Kurgan's Bane - The Future Lies Broken

Year of Release: 2000
Label: independent
Catalog Number: n/a
Format: CD
Total Time: 49:41:00

Being raised primordially on heavy metal, the United States and its erstwhile metal metropolises have always held a special place in my heart, as they once signified the existence of a much-reviled movement that I nevertheless have always cherished: pop metal (a.k.a. glam metal). Bands like Van Halen, Ratt, and Mötley Crüe were once to be found among the rulers of the music world and demonstrated that metal could actually be catchy and accessible for the masses, even if it meant that certain forces would try to bury its ugly face by using the insipid euphemism "hard rock." Meanwhile, acts such as Queensrÿche and Fates Warning were brewing the guitar-driven progressive metal of the eighties, Yngwie Malmsteen was bringing the term "guitar hero" to a new level with his neoclassical exploits, and Rush was bringing its sound into softer, more commercial realms. Curiously enough, the result of this equation was to surface years later, and in the rather unlikely location of Baltimore. Enter Kurgan's Bane.

The Future Lies Broken, the band's second effort, is a display of accessible progressive metal that lies on all borders, and is thus one of those curious exemplars in which all the band's conscious and unconscious influences are allowed to transpire without ever becoming too apparent or breaking the balance. It is definitely progressive, and yet reminiscent of many of the nooks and corners of eighties metal, allowing for a mixture that is uniquely Kurgan's Bane and holds an unusual sense of accessibility, something that is also evident on bassist Luis Nasser's other band (Sonus Umbra) but that is considerably accentuated here. Odd time signatures are set against soft clean guitar arpeggios, Pete Laramee's fiery guitar playing brings the intensity up a notch while Lisa Francis' vocal melodies give the music a hint of gloss, and both Nasser and drummer Jeff Laramee will at one point exercise some quick runs only to settle down the next.

The band's mix is therefore closer to the progressive approach of say, Rush, than to that of Queensrÿche, Fates Warning, or Dream Theater, and thus is fortunately far from the unending stream of unoriginal bands that have plagued the progressive metal scene these last few years. An occasional hint of neoclassical guitar is also thrown in for good measure though, and even comes fully to the forefront on the gorgeous classical guitar piece "Nap In E Minor," which nevertheless fits the rest of the album like a glove.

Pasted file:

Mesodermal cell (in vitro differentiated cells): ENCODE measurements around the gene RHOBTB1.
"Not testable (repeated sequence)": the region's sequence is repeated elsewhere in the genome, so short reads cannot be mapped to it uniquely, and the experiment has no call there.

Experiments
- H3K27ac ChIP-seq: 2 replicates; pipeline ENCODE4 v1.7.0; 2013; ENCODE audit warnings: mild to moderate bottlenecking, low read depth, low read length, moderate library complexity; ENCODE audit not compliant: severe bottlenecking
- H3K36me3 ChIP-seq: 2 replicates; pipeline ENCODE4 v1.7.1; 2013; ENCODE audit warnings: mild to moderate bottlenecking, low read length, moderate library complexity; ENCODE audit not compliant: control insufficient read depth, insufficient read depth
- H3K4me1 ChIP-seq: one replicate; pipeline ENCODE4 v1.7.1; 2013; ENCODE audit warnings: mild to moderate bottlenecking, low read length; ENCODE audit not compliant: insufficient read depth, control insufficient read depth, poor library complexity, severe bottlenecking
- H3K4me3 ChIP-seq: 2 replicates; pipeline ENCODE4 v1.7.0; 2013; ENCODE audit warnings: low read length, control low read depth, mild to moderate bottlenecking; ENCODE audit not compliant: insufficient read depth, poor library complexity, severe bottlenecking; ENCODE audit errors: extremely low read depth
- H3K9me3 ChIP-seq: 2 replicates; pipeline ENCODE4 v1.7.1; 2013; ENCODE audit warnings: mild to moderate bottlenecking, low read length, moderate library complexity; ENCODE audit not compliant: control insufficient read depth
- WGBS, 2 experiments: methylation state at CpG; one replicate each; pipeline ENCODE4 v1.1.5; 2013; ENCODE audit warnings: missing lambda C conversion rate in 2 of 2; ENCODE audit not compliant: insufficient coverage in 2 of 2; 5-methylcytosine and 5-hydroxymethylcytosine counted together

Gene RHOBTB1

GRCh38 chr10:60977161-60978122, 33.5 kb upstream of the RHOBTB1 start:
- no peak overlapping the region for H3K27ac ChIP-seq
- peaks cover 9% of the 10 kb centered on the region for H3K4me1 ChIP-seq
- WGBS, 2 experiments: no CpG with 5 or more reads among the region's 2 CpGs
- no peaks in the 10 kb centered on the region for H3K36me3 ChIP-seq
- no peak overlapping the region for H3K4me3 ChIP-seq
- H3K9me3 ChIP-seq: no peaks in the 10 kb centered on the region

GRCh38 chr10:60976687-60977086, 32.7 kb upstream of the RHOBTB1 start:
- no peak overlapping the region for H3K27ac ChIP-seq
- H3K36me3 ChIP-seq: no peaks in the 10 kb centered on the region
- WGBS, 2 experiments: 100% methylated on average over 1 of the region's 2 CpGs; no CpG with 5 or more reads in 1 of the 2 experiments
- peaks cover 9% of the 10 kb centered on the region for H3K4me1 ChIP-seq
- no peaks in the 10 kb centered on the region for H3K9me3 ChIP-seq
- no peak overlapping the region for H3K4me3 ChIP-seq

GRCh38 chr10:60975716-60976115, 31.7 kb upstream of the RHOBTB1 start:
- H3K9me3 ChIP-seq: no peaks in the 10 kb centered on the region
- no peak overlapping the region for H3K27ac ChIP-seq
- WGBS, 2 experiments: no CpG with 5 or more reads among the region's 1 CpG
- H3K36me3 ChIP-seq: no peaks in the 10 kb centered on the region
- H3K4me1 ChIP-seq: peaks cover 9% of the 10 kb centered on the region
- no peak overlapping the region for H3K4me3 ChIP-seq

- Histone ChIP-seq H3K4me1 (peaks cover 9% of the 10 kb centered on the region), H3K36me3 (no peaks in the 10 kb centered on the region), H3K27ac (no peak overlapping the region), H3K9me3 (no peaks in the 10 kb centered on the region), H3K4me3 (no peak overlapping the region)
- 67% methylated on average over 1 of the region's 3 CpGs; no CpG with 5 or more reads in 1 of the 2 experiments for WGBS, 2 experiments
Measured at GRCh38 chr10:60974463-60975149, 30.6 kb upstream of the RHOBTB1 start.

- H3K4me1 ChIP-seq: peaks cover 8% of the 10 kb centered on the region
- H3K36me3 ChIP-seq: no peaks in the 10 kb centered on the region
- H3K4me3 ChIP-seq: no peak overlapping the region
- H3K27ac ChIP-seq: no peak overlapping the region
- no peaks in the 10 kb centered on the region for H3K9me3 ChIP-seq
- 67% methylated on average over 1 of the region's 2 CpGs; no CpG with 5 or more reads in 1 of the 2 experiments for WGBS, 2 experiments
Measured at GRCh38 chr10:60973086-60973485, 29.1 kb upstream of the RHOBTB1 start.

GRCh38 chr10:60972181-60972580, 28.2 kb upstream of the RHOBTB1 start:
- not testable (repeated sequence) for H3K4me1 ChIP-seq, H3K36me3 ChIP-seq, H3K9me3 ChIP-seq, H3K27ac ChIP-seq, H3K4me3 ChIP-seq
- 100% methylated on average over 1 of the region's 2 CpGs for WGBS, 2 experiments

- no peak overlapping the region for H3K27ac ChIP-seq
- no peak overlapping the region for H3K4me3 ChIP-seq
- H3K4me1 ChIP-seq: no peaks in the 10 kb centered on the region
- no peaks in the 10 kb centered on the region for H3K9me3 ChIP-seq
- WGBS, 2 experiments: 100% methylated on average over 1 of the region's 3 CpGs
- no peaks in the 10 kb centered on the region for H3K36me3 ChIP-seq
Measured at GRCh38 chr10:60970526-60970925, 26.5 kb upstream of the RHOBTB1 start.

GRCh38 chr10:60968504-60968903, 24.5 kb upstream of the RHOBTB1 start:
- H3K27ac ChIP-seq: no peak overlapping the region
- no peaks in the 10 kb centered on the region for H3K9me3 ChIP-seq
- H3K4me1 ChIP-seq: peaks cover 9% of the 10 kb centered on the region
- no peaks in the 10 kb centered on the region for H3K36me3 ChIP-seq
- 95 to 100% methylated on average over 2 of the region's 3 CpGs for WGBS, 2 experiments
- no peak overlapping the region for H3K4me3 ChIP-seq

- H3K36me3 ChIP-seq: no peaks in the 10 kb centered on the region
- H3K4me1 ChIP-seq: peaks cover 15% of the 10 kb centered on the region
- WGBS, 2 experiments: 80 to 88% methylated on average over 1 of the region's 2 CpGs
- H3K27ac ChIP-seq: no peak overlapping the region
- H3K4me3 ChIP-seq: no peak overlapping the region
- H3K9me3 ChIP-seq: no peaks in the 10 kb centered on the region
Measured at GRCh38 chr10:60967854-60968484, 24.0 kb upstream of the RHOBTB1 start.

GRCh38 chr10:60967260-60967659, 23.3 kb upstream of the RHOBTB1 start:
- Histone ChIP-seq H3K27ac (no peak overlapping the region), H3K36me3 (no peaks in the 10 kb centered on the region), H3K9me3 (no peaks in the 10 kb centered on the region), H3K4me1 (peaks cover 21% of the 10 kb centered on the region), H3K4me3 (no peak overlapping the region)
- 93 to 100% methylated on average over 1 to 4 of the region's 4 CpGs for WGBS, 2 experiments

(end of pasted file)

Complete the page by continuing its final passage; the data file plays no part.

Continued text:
And all would indeed be perfect if it weren't for the album's two weakest links: arrangements and a thin production. Don't get me wrong; the music of Kurgan's Bane is not a disjointed hodgepodge of riffs, vocal melodies, switching time signatures, and blazing solos. There are, however, moments throughout the album where riff changes are too abrupt, or where the band fails to trim solos and song finales in order to give its tracks added impact. What in this case is remarkably inopportune though is the album's lackluster production, as it only serves to highlight these moments and accentuate the occasional lack of flow, which left me in oppressing doubt: giving the album only three frogs due to its very weak production, or giving it three and a half based on the potential of the ideas found in The Future Lies Broken.

And while the grade given might seem as too simplistic a solution for some, it was perhaps the only way to be fair to an album that in truth contains some great ideas, but which is sorely hindered by the lack of a professional sound and focus; something that many listeners expect from their bands. That considered, The Future Lies Broken is a record that would have benefited enormously from a better production, as it would have allowed Francis' vocals to glide more smoothly and the rest of the band's instruments to sonically merge into a decisive united front. As it stands, however, Kurgan's Bane's sophomore effort remains only as a testimony of existing potential, and as the expectation of a promising future that unfortunately could not be brought to full reality this time around.

Through the Camera (7:09) / Just Look at Me Now (6:35) / Warm Winter Nights (4:38) / Frankie Five Angels (4:12) / Headless Mice (2:30) / Feudal Tourniquet (3:50) / Nap in E Minor (1:18) / The Curtain and the Rose (4:56) / Bad Blood (5:44) / Regina (8:21)

Jeff Laramee ? drums
Pete Laramee ? guitars
Lisa Francis ? vocals
Luis Nasser ? bass, keyboards

Search From Sea To Sea (1998)
The Future Lies Broken (2000)
Camouflaged In Static (2005)

Genre: Progressive-Power Metal

Origin US

Added: March 24th 2003
Reviewer: Marcelo Silveyra
Artist website: www.kurgansbane.com
Hits: 1517
Language: english


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